Results of a survey on Vietnamese consumer behavior by McKinsey & Company show that Vietnamese are among the most optimistic consumers in Asia.

Most optimistic consumers

According to statistics, Vietnam’s growth rate was significantly reduced in the first quarter of 2020. In this regard Vietnam is not alone in the world.  Experts forecast that if the epidemic is controlled within the first half of 2020, Vietnam’s growth may recover in 2021 and maintain strong growth in the medium term. The reason given is that economic growth drivers remain strong; business environment continues to improve; and the large number of bilateral and multilateral trade agreements promises to help improve market access levels and boost exports.

The survey conducted by McKinsey & Company shows that Vietnamese consumers are among the most optimistic in Asia because they think that Vietnam will overcome the challenges posed by the COVID-19 crisis. However, Vietnam has suffered huge impact, and most international organizations forecast the country’s GDP growth would be around 3-5% in 2020.

The survey results also indicate that only 4% of Vietnamese people think that the crisis will have a long-term impact on the economy, while the figure for Indonesia is 6%, for the United States is 16% and for South Korea is 24%.

Changes in Consumer Behavior

Through monitoring, surveying, recording and researching social distancing measures and other life pressures, which still cause significant and long-term changes in consumption behavior of Vietnamese people, McKinsey & Company identifies three major changes that could reshape the future of consumption in Vietnam.

Firstly, basic items and value will be focused. About 70% of Vietnamese people are expected to be more careful in their spending, and nearly half of the respondents are feeling the impact of COVID-19 on their livelihoods. This has led to a reduction in spending expectations for many goods, except for necessities such as groceries, food and telecommunications services. Currently, Vietnamese people are spending more time exercising and cooking, as well as reading news and using the media. They are expected to focus more on product value.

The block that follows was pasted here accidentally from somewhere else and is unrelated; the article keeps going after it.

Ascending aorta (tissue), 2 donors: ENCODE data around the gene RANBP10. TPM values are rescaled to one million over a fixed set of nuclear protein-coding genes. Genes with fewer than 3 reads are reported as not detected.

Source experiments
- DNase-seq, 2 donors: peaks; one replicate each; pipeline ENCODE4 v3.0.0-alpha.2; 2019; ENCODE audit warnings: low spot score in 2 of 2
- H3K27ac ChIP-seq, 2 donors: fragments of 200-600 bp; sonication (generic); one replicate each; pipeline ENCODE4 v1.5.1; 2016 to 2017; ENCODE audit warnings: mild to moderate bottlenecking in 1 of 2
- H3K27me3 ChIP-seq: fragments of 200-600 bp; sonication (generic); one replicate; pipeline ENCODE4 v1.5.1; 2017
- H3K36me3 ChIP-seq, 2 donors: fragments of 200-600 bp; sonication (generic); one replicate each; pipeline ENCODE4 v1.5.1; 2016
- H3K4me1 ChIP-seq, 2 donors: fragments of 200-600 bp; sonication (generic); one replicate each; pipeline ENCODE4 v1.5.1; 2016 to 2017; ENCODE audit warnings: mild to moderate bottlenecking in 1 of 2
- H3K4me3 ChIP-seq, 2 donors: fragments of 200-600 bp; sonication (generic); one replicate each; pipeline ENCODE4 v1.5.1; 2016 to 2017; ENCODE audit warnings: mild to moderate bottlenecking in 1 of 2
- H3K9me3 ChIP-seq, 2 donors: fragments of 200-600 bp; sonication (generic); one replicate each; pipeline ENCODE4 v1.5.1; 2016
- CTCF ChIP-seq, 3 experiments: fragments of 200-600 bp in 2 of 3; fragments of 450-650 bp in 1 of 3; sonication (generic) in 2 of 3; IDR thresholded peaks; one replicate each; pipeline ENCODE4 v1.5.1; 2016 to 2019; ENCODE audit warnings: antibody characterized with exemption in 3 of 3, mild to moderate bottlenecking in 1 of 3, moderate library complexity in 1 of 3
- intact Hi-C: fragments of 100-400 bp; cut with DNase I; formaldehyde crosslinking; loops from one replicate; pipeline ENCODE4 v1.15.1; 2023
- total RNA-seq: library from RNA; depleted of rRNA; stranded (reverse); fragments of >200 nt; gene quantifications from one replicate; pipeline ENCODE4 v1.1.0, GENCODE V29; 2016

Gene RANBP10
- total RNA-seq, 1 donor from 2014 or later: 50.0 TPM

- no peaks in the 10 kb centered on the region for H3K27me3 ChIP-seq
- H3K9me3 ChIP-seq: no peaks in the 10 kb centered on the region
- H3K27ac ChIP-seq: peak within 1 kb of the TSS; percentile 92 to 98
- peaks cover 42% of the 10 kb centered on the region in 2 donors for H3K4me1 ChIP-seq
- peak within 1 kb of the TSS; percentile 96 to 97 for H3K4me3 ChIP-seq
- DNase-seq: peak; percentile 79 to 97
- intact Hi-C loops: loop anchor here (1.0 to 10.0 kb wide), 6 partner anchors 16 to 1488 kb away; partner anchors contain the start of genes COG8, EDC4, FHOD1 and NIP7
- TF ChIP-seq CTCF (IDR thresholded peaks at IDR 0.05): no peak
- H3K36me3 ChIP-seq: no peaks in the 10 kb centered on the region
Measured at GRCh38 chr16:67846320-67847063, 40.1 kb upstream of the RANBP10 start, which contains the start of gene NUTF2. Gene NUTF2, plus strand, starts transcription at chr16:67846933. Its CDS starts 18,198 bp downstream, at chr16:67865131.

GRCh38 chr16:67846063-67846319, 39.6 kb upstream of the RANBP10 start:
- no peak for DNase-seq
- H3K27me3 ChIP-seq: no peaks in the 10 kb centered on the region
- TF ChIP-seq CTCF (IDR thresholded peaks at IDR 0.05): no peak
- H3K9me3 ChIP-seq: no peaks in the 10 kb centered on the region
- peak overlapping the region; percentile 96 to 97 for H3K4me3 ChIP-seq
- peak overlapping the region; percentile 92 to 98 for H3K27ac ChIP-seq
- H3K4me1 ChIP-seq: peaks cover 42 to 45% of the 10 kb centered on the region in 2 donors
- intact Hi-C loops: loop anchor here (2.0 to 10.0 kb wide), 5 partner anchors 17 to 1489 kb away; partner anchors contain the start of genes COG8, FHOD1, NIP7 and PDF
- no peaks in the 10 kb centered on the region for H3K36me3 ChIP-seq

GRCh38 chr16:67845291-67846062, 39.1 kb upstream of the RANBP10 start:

Secondly, local healthy products will be increasingly popular. Four out of five Vietnamese respondents (81%) said they are more focused on health, which is indicated in increased consumption of healthy products (e.g. eggs, fresh produce, and other health care products). It can be seen that people tend to eat more healthily as they buy fresher, locally produced products and reduce the consumption of processed products. At the same time, there has been a significant increase in spending on e-commerce platforms. Among the Southeast Asian countries that McKinsey & Company conducted survey in, Vietnamese are the most loyal to local products.

Finally, Vietnamese are quite loyal to their favorite stores – but not very loyal to brands during the epidemic outbreak. Compared to other markets, Vietnamese consumers are largely loyal to familiar stores during the crisis (except when the store is too far from home or their products are sold out). However, there have been significant changes in brand selection, which is expected to maintain and cause significant fluctuations in loyalty to the packaged consumer goods industry. Specifically, 39% of Vietnamese surveyed said they had changed their shopping destinations. The top three reasons are: closer to home (46%), cybershopping (42%), out of stock (37%). However, up to 75% of the respondents in Vietnam changed their favorite brand during the COVID-19 epidemic, and these changes are expected to continue after the pandemic.

In addition, McKinsey & Company recommends that four factors that grocery retailers need to pay attention to are safety, health and the scope of the supply chain; the supporting role of technology in delivery and value chains; value for money; and loyal customers.

Source: McKinsey & Company
Writer: Alice Hoang Thao – VietnamCredit